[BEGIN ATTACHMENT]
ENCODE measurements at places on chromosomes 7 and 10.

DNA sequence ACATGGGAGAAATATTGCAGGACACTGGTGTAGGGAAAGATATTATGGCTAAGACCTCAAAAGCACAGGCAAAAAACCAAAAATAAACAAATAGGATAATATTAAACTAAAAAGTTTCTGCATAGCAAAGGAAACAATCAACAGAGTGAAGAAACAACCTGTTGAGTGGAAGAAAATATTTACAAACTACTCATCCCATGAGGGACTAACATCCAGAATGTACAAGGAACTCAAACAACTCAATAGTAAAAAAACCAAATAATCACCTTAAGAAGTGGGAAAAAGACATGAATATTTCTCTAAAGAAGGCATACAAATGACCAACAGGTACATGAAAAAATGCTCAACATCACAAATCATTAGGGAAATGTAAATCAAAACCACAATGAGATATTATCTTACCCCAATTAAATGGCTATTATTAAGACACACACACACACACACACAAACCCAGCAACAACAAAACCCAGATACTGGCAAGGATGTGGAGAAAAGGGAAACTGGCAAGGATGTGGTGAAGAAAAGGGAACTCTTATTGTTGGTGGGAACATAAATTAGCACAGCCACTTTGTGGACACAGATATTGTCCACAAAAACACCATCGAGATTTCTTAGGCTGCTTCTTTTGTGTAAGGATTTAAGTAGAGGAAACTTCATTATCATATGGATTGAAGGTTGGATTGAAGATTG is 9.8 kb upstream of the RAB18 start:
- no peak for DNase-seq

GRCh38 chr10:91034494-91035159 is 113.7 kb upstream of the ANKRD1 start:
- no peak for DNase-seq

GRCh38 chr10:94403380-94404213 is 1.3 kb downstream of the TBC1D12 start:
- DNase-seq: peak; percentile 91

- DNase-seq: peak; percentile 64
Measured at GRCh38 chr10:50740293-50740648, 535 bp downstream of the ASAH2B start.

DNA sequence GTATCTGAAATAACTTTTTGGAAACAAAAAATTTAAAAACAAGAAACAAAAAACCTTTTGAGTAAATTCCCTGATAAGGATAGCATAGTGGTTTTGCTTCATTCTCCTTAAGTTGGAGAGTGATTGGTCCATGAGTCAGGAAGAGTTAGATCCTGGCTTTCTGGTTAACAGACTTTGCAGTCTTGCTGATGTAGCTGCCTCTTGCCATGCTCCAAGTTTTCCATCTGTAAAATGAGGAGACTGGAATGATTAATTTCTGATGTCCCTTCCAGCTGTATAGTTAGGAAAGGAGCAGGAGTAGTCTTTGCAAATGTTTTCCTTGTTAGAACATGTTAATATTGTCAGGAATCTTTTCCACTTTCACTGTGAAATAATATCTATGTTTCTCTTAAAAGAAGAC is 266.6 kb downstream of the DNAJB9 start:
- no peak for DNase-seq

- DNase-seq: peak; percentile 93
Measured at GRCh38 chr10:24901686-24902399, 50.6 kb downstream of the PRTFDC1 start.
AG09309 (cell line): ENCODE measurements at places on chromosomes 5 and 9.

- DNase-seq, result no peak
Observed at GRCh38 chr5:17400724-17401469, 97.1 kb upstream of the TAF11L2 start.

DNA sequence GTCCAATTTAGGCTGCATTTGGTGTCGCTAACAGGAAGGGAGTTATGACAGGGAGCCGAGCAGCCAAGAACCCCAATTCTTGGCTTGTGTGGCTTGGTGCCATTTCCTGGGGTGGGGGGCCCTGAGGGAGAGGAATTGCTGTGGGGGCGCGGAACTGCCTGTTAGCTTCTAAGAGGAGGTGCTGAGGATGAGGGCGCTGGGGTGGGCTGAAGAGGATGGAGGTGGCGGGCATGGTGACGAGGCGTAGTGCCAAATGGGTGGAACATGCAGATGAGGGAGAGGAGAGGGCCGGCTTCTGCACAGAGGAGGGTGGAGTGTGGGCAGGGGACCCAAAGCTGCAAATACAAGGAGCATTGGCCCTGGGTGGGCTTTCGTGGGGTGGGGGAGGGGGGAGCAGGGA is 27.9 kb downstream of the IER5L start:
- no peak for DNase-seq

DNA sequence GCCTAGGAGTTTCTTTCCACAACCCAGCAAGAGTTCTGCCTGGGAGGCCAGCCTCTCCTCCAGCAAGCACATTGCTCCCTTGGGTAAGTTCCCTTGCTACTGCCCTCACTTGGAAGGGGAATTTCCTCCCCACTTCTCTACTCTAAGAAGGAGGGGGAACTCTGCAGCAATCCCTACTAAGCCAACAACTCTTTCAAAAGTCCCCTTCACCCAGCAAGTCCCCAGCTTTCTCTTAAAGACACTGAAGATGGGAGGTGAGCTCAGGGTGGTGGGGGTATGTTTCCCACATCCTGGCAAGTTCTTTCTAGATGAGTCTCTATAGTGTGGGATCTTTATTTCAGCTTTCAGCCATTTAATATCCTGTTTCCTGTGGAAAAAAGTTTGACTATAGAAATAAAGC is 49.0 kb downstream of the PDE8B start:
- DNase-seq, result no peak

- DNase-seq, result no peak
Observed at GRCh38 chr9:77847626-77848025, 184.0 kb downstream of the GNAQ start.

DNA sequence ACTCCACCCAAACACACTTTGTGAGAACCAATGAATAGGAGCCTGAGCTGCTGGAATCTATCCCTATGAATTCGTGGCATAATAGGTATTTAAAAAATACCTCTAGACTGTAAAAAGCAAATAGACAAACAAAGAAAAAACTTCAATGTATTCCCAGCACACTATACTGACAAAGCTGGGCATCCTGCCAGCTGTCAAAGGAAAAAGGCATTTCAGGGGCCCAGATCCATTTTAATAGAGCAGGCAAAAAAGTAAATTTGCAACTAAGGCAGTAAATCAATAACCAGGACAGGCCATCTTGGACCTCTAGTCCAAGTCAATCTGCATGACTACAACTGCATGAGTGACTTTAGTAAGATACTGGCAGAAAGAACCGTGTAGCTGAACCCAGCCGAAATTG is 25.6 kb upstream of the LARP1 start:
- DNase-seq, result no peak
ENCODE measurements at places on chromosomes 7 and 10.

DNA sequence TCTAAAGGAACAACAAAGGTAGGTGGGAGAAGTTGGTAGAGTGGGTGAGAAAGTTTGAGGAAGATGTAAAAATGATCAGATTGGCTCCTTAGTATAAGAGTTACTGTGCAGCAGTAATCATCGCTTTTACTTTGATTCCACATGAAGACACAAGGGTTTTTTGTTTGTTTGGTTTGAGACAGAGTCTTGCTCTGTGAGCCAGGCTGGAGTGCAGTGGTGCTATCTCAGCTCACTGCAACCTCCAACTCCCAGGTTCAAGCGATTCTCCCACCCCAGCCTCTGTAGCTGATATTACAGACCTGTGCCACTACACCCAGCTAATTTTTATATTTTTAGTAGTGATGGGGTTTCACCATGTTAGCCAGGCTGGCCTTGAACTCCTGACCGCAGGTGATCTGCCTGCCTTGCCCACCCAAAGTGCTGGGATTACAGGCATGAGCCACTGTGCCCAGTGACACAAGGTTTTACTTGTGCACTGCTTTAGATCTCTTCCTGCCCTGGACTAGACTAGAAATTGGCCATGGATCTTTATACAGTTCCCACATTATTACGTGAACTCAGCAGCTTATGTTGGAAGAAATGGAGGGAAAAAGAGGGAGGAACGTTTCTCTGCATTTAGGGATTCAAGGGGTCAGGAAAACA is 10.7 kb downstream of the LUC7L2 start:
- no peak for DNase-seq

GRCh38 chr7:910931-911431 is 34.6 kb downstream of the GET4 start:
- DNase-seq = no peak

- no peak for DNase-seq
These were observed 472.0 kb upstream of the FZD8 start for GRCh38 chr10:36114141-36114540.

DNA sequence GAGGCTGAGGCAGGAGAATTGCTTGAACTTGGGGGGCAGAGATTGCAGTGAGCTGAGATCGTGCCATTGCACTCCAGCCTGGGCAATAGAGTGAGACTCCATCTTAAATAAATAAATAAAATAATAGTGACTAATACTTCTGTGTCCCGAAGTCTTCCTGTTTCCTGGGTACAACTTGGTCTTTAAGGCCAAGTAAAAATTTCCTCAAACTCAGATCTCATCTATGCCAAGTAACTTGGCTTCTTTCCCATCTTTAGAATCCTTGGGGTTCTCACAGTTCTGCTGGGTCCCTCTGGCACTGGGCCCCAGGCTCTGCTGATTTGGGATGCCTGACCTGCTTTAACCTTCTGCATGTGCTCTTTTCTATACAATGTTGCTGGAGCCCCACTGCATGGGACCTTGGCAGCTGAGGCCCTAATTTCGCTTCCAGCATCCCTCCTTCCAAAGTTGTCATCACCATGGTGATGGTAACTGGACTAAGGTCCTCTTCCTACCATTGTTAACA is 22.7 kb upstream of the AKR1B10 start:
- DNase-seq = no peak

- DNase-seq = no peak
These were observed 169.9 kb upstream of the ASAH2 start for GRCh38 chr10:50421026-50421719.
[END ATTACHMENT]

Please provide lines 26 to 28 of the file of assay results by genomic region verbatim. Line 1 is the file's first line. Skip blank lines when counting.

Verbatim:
DNA sequence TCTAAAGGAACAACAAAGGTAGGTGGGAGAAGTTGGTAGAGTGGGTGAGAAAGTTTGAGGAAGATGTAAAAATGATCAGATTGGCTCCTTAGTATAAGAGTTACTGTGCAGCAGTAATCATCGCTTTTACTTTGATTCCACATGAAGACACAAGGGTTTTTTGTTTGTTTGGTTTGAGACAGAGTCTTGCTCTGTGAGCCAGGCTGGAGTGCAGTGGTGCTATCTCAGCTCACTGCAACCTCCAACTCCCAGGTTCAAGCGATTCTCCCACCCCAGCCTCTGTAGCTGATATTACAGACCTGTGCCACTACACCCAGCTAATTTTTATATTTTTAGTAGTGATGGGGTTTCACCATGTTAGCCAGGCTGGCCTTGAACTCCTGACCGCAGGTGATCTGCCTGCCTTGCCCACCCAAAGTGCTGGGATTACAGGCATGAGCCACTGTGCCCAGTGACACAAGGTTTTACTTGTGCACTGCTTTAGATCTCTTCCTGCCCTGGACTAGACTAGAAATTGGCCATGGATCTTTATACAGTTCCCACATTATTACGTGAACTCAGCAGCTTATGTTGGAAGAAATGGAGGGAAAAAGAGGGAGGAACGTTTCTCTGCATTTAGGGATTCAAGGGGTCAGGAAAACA is 10.7 kb downstream of the LUC7L2 start:
- no peak for DNase-seq

GRCh38 chr7:910931-911431 is 34.6 kb downstream of the GET4 start: